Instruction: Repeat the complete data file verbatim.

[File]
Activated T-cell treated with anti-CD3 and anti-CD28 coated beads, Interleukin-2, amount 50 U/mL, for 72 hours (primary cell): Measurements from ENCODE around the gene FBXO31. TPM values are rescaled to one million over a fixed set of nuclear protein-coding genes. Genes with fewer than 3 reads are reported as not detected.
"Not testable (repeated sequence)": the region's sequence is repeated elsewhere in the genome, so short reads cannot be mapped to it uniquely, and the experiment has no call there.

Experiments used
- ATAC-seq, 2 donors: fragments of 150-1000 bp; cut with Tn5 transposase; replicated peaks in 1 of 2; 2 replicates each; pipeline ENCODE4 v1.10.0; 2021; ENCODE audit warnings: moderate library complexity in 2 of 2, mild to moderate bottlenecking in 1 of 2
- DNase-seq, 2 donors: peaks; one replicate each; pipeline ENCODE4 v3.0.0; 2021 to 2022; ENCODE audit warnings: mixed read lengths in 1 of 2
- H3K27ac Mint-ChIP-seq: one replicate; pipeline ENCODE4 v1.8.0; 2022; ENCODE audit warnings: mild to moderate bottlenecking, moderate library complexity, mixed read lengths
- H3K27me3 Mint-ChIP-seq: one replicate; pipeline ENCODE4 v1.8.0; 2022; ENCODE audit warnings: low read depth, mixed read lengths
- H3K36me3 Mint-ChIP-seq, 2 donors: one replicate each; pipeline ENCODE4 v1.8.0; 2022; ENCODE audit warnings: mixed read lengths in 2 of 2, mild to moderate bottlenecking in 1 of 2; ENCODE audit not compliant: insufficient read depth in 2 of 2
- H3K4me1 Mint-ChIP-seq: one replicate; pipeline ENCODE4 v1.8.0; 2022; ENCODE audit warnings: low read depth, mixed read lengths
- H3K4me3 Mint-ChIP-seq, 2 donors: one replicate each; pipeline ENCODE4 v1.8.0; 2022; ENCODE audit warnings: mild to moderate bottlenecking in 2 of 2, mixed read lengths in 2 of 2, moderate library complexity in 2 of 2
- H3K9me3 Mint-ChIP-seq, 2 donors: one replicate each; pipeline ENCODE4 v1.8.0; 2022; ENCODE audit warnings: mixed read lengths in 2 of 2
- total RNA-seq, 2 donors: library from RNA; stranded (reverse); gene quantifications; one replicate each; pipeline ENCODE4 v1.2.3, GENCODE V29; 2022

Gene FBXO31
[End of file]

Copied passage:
Activated T-cell treated with anti-CD3 and anti-CD28 coated beads, Interleukin-2, amount 50 U/mL, for 72 hours (primary cell): Measurements from ENCODE around the gene FBXO31. TPM values are rescaled to one million over a fixed set of nuclear protein-coding genes. Genes with fewer than 3 reads are reported as not detected.
"Not testable (repeated sequence)": the region's sequence is repeated elsewhere in the genome, so short reads cannot be mapped to it uniquely, and the experiment has no call there.

Experiments used
- ATAC-seq, 2 donors: fragments of 150-1000 bp; cut with Tn5 transposase; replicated peaks in 1 of 2; 2 replicates each; pipeline ENCODE4 v1.10.0; 2021; ENCODE audit warnings: moderate library complexity in 2 of 2, mild to moderate bottlenecking in 1 of 2
- DNase-seq, 2 donors: peaks; one replicate each; pipeline ENCODE4 v3.0.0; 2021 to 2022; ENCODE audit warnings: mixed read lengths in 1 of 2
- H3K27ac Mint-ChIP-seq: one replicate; pipeline ENCODE4 v1.8.0; 2022; ENCODE audit warnings: mild to moderate bottlenecking, moderate library complexity, mixed read lengths
- H3K27me3 Mint-ChIP-seq: one replicate; pipeline ENCODE4 v1.8.0; 2022; ENCODE audit warnings: low read depth, mixed read lengths
- H3K36me3 Mint-ChIP-seq, 2 donors: one replicate each; pipeline ENCODE4 v1.8.0; 2022; ENCODE audit warnings: mixed read lengths in 2 of 2, mild to moderate bottlenecking in 1 of 2; ENCODE audit not compliant: insufficient read depth in 2 of 2
- H3K4me1 Mint-ChIP-seq: one replicate; pipeline ENCODE4 v1.8.0; 2022; ENCODE audit warnings: low read depth, mixed read lengths
- H3K4me3 Mint-ChIP-seq, 2 donors: one replicate each; pipeline ENCODE4 v1.8.0; 2022; ENCODE audit warnings: mild to moderate bottlenecking in 2 of 2, mixed read lengths in 2 of 2, moderate library complexity in 2 of 2
- H3K9me3 Mint-ChIP-seq, 2 donors: one replicate each; pipeline ENCODE4 v1.8.0; 2022; ENCODE audit warnings: mixed read lengths in 2 of 2
- total RNA-seq, 2 donors: library from RNA; stranded (reverse); gene quantifications; one replicate each; pipeline ENCODE4 v1.2.3, GENCODE V29; 2022

Gene FBXO31